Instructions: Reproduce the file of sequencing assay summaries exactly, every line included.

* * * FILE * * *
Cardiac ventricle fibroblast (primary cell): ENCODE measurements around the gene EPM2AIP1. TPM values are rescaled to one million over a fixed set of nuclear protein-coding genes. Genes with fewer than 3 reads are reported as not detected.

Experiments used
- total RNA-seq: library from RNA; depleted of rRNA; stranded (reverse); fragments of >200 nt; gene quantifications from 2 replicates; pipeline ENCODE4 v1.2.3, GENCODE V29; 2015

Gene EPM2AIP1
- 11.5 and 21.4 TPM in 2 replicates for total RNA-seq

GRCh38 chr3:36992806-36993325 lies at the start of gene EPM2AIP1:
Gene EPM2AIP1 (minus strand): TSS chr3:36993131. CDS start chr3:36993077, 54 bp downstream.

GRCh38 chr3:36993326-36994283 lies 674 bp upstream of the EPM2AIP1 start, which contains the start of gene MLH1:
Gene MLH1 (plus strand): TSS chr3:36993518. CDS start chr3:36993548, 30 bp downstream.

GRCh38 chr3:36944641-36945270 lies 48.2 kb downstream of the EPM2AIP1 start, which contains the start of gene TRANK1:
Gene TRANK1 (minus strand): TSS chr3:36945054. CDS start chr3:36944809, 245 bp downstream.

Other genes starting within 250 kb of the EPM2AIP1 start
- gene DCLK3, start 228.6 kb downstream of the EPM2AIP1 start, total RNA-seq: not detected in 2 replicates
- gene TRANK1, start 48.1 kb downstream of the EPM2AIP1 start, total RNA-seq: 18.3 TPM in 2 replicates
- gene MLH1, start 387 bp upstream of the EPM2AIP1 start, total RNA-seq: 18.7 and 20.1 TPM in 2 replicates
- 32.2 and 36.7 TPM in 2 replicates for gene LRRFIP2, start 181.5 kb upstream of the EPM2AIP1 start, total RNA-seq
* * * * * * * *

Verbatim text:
Cardiac ventricle fibroblast (primary cell): ENCODE measurements around the gene EPM2AIP1. TPM values are rescaled to one million over a fixed set of nuclear protein-coding genes. Genes with fewer than 3 reads are reported as not detected.

Experiments used
- total RNA-seq: library from RNA; depleted of rRNA; stranded (reverse); fragments of >200 nt; gene quantifications from 2 replicates; pipeline ENCODE4 v1.2.3, GENCODE V29; 2015

Gene EPM2AIP1
- 11.5 and 21.4 TPM in 2 replicates for total RNA-seq

GRCh38 chr3:36992806-36993325 lies at the start of gene EPM2AIP1:
Gene EPM2AIP1 (minus strand): TSS chr3:36993131. CDS start chr3:36993077, 54 bp downstream.

GRCh38 chr3:36993326-36994283 lies 674 bp upstream of the EPM2AIP1 start, which contains the start of gene MLH1:
Gene MLH1 (plus strand): TSS chr3:36993518. CDS start chr3:36993548, 30 bp downstream.

GRCh38 chr3:36944641-36945270 lies 48.2 kb downstream of the EPM2AIP1 start, which contains the start of gene TRANK1:
Gene TRANK1 (minus strand): TSS chr3:36945054. CDS start chr3:36944809, 245 bp downstream.

Other genes starting within 250 kb of the EPM2AIP1 start
- gene DCLK3, start 228.6 kb downstream of the EPM2AIP1 start, total RNA-seq: not detected in 2 replicates
- gene TRANK1, start 48.1 kb downstream of the EPM2AIP1 start, total RNA-seq: 18.3 TPM in 2 replicates
- gene MLH1, start 387 bp upstream of the EPM2AIP1 start, total RNA-seq: 18.7 and 20.1 TPM in 2 replicates
- 32.2 and 36.7 TPM in 2 replicates for gene LRRFIP2, start 181.5 kb upstream of the EPM2AIP1 start, total RNA-seq